What this means, in terms of her relation to the mainstream, is a reluctance to reify the prefab nature of surrealistic hipster culture’s manic pixie dream girl [MPDG] (a ‘noble’ update on the dumb blonde), epitomized by Zooey Deschanel, perhaps the uber-example of the commodified experimental feminine. Corrigan is in a rare league that is able to perform the MPDG cliché in a way that uncannily exposes the ideological constructedness of its alleged authenticity (and authenticity was tied to the creative, bipolar, female long before this current fad). The parodic bending of the MPGD so that she becomes too off-kilter to maintain her cutesy appeal (and off-kilter in such satirically poignant ways as to expose the ideological framework that demands the MPDG) is an aesthetic trait she shares with comedic actress Anna Faris and stand-up comic Maria Bamford, but also with a long history of brilliant “dumb blondes” (including Jennifer Coolidge, Victoria Jackson, Mary Vivian Pierce, Candy Darling, Marilyn Monroe, and crucially Madeline Kahn). But to draw her practice back into the avant-garde, the undermining of the MPDG is not so far off from the way that the conventions of cute surrealism were undermined by language poetry’s open-ended play with signifiers; or how Dali’s reductively Freudian plastic dreamscapes seem empty when compared with Magritte’s twisted irreducible deferrals of meaning.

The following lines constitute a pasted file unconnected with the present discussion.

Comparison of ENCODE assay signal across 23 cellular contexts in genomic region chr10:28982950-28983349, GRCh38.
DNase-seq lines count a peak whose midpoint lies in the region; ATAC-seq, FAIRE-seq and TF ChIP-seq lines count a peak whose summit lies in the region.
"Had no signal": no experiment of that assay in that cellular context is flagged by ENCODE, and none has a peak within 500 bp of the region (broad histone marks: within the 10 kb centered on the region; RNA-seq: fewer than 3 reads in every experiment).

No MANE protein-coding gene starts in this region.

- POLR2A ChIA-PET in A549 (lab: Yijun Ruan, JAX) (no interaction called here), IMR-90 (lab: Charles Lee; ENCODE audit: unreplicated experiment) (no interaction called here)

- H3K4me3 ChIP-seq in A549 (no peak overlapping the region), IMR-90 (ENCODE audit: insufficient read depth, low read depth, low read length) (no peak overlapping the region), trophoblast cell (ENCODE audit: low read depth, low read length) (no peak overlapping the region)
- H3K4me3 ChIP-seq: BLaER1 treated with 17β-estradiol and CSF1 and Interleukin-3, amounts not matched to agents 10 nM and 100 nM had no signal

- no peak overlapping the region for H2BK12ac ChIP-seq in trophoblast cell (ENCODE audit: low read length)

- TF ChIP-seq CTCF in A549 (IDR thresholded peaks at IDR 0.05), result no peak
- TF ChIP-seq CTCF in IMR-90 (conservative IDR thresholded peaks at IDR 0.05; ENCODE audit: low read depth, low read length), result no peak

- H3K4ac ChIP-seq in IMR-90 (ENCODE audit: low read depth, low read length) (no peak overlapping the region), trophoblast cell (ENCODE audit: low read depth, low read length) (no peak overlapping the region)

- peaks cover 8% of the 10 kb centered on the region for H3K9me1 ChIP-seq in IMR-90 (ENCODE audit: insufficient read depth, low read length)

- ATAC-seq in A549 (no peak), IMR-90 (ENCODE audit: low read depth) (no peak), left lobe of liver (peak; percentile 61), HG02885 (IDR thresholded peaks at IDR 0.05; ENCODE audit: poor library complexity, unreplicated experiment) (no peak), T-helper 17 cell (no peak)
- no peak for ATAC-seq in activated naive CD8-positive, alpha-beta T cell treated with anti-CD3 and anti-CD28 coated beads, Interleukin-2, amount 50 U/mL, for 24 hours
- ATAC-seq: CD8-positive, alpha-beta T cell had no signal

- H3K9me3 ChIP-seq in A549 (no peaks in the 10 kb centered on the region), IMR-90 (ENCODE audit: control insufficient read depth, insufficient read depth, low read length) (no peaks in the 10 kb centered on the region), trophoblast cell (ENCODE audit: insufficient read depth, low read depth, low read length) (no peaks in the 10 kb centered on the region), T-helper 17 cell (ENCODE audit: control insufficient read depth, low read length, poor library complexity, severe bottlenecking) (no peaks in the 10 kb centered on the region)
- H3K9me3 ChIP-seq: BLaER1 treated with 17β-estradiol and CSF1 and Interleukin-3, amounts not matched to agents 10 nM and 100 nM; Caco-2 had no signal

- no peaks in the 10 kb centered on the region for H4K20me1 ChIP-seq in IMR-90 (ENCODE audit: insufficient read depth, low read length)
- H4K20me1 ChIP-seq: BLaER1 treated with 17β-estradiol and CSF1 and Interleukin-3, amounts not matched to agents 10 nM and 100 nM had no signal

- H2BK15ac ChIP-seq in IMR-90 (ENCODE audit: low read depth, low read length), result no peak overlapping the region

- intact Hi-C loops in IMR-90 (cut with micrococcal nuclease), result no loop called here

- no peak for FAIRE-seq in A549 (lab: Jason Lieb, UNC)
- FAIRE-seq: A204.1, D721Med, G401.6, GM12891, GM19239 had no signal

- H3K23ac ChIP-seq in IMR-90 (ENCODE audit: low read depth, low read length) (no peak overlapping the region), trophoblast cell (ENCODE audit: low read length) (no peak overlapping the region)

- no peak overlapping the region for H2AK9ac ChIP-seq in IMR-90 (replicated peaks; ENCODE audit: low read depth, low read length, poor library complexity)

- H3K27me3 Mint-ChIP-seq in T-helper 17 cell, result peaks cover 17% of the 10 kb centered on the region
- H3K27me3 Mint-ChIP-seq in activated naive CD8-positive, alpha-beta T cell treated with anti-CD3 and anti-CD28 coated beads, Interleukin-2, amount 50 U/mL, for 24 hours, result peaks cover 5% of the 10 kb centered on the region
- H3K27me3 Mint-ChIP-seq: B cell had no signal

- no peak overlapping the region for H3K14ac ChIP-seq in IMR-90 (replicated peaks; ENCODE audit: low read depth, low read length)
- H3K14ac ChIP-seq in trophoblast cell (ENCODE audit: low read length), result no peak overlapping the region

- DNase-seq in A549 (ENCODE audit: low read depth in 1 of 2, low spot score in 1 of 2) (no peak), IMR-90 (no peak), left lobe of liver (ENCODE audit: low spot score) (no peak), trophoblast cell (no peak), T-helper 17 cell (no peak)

Even though Corrigan’s deferrals and slips may resolutely congeal into various finished works of genre-fixed excellence, be it a book of poems, a Hollywood screenplay, or a stand-up performance, they maintain a real open-endedness vis-à-vis the romantic purity of her slips—they are neither ironically self-aware slips-on-purpose nor cutesy girlish accidents but rather, menacingly real slips into the burbling chaos of unchained babble. These slips give her readers a certain thrilling threat: there are forces and dynamics outside our symbolic grasp, that in the hands of a willful artist, can give rise to something totally new and actively counter-cultural; even within a world whose counter-cultural avant-garde seems fixed, static, prefab, and hopeless.


Works Cited

Low, Trisha. “not not me.” Purge Volume 1Troll Thread. 01 Sept. 2001. Web. <http://www.lulu.com/items/volume_74/13170000/13170182/1/print/THRLTHRD_Trisha_Low_Purge_Book_Final.pdf>. (page 120).

Low, Trisha. “An Interview with Trisha Low.” Interview by Coco Papy. Book Slut. Dec. 2013. Web. <http://www.bookslut.com/features/2013_12_020428.php>.

Felix Bernstein’s criticism has been published or is forthcoming in The Brooklyn Rail, Htmlgiant, The Volta, and The Boston Review. His art has been featured in Gauss PDF and Imperial Matters. His film Unchained Melody can be viewed here, and his Notes On Post-Conceptual Poetry is forthcoming from ‘Poetry Will Be Made by All’.